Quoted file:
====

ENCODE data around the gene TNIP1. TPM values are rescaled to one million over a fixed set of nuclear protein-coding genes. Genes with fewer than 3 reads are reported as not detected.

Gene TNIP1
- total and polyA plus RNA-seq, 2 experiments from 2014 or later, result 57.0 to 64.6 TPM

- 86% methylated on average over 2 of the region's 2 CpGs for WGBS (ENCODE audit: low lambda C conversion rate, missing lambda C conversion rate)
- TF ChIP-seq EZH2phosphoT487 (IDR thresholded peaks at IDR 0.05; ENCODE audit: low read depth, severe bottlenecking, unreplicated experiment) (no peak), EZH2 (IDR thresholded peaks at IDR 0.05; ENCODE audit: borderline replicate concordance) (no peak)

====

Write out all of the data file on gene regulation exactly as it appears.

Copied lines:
ENCODE data around the gene TNIP1. TPM values are rescaled to one million over a fixed set of nuclear protein-coding genes. Genes with fewer than 3 reads are reported as not detected.

Gene TNIP1
- total and polyA plus RNA-seq, 2 experiments from 2014 or later, result 57.0 to 64.6 TPM

- 86% methylated on average over 2 of the region's 2 CpGs for WGBS (ENCODE audit: low lambda C conversion rate, missing lambda C conversion rate)
- TF ChIP-seq EZH2phosphoT487 (IDR thresholded peaks at IDR 0.05; ENCODE audit: low read depth, severe bottlenecking, unreplicated experiment) (no peak), EZH2 (IDR thresholded peaks at IDR 0.05; ENCODE audit: borderline replicate concordance) (no peak)